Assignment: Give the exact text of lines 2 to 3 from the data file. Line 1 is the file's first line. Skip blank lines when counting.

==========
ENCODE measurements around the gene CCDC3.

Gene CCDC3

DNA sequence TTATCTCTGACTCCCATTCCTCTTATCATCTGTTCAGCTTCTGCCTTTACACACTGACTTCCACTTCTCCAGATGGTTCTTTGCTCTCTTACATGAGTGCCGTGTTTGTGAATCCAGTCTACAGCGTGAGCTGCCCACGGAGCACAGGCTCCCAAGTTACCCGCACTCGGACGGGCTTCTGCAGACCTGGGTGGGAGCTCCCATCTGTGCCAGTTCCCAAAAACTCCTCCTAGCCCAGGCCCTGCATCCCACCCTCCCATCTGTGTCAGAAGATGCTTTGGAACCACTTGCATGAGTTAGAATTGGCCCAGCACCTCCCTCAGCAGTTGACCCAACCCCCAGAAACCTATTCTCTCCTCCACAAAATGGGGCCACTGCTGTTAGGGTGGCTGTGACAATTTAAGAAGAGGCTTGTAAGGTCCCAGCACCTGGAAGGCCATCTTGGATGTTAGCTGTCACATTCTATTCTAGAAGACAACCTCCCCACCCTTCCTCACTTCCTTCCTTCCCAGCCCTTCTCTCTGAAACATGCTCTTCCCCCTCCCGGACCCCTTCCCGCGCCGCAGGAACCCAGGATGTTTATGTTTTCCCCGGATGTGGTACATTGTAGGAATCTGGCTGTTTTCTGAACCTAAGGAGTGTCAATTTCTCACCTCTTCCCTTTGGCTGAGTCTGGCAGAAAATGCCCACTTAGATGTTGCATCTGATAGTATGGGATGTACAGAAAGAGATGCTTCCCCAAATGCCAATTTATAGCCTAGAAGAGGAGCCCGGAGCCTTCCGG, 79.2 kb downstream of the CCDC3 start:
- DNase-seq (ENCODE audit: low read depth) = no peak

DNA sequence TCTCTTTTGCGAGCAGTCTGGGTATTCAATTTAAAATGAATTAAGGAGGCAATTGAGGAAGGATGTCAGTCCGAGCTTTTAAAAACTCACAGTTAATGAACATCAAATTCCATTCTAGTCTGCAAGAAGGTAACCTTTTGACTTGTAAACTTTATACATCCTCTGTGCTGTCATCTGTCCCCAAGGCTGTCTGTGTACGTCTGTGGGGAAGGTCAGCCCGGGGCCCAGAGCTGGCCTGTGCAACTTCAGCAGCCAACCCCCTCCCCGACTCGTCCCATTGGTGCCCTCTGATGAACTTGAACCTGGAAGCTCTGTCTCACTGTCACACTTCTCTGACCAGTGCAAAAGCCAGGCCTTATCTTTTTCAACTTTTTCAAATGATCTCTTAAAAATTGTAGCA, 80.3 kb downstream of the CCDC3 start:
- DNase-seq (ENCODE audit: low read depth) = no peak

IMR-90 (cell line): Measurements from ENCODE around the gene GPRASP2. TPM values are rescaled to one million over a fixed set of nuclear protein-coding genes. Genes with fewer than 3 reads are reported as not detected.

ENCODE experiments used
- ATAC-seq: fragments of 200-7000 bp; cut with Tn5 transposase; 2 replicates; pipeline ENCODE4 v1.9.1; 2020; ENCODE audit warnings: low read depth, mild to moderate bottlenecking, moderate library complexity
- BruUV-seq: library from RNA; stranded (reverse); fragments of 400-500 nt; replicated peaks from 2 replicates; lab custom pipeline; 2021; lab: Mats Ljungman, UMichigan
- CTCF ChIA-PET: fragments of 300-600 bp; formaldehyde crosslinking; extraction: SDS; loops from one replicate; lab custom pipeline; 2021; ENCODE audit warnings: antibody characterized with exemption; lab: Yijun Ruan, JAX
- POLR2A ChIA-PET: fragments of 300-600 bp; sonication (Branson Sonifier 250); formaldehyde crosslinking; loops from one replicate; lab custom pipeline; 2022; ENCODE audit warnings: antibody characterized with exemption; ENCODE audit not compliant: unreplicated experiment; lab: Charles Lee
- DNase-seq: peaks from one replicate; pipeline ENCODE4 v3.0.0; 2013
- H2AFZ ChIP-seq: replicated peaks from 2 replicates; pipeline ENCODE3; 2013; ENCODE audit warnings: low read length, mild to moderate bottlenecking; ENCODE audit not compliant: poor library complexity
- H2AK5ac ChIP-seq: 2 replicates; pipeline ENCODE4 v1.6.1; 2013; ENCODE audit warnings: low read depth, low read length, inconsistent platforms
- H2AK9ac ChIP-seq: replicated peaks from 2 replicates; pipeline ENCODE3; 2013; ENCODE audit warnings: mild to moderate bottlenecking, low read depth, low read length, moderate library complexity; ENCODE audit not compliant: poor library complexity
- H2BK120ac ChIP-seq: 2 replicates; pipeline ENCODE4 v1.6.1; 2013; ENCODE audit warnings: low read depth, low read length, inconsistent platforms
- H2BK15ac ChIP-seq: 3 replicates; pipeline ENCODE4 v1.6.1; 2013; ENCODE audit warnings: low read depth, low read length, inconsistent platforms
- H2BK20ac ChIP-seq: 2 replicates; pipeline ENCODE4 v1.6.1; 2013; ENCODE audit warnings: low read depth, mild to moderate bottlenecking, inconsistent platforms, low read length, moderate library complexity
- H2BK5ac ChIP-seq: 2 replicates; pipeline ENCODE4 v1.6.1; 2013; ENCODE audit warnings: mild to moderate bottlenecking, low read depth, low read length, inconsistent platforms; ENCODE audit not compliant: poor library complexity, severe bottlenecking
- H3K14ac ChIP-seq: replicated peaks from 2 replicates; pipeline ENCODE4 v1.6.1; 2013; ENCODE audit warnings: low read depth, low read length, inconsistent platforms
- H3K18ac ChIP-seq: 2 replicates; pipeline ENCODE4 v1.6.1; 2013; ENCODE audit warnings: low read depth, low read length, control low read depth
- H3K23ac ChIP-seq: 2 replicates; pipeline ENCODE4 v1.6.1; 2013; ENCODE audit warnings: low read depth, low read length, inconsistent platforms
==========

Gene CCDC3

DNA sequence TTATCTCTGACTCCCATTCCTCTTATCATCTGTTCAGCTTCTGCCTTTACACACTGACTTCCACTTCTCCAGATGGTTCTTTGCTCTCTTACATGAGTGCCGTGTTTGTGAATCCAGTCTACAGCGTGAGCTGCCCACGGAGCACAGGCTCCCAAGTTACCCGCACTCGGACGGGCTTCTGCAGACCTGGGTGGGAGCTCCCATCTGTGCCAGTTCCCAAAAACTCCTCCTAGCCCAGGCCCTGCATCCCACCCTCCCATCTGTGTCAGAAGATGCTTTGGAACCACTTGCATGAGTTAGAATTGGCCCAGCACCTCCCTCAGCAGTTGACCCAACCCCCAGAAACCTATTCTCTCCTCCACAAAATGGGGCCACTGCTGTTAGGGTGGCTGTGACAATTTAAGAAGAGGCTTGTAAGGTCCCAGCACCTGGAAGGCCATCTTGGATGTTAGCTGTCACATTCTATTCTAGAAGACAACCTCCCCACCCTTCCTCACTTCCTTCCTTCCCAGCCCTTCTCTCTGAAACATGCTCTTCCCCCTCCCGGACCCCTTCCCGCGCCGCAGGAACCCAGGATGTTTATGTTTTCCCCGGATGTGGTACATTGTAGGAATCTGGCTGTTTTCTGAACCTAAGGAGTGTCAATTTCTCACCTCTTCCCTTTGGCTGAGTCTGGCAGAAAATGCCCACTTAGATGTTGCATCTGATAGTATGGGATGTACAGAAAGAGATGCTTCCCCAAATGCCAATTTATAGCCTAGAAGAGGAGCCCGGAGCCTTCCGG, 79.2 kb downstream of the CCDC3 start: